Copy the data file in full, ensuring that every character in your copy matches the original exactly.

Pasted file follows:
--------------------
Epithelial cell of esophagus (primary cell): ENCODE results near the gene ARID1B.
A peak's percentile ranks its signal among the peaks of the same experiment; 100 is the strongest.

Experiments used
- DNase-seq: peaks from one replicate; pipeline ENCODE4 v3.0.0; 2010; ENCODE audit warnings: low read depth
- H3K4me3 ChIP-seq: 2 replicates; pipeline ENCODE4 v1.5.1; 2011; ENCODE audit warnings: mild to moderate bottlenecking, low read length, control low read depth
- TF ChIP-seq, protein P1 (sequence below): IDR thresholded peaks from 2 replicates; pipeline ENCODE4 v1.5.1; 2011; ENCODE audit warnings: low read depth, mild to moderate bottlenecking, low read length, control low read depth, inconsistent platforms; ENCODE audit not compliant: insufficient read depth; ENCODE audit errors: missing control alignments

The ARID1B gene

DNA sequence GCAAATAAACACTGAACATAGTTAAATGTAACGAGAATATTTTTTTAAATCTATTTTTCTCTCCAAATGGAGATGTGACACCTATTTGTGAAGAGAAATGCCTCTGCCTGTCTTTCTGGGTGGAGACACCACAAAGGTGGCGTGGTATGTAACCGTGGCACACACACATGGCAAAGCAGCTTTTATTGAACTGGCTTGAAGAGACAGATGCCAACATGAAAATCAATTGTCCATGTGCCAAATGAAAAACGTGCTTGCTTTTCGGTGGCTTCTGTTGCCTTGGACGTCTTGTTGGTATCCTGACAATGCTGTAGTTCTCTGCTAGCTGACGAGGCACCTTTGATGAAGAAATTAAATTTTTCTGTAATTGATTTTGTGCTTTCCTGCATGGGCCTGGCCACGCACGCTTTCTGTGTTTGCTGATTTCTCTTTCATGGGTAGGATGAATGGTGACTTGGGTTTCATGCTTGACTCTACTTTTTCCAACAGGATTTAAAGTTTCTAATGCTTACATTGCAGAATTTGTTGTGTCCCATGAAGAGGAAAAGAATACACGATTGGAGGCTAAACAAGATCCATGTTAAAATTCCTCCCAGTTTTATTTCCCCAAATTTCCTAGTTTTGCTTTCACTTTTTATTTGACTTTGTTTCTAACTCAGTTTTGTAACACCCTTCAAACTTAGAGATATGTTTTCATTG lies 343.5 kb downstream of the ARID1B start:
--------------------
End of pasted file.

Epithelial cell of esophagus (primary cell): ENCODE results near the gene ARID1B.
A peak's percentile ranks its signal among the peaks of the same experiment; 100 is the strongest.

Experiments used
- DNase-seq: peaks from one replicate; pipeline ENCODE4 v3.0.0; 2010; ENCODE audit warnings: low read depth
- H3K4me3 ChIP-seq: 2 replicates; pipeline ENCODE4 v1.5.1; 2011; ENCODE audit warnings: mild to moderate bottlenecking, low read length, control low read depth
- TF ChIP-seq, protein P1 (sequence below): IDR thresholded peaks from 2 replicates; pipeline ENCODE4 v1.5.1; 2011; ENCODE audit warnings: low read depth, mild to moderate bottlenecking, low read length, control low read depth, inconsistent platforms; ENCODE audit not compliant: insufficient read depth; ENCODE audit errors: missing control alignments

The ARID1B gene

DNA sequence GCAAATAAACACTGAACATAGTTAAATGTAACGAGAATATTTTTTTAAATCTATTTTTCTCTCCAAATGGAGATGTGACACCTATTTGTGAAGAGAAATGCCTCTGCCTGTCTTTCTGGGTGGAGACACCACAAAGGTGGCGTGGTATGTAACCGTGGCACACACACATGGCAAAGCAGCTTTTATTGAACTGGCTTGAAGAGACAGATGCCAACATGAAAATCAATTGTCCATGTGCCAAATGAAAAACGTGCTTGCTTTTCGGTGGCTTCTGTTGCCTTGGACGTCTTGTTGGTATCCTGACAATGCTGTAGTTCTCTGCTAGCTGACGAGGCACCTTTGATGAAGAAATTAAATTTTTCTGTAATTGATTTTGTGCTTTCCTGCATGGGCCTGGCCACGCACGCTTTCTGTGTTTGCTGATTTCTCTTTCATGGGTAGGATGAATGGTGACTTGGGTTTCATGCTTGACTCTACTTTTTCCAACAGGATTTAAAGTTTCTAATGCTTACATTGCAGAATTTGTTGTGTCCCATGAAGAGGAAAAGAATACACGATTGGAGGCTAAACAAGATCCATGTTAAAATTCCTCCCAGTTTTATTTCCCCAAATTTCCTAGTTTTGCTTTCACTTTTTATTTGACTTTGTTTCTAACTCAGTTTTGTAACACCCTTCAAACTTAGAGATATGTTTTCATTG lies 343.5 kb downstream of the ARID1B start: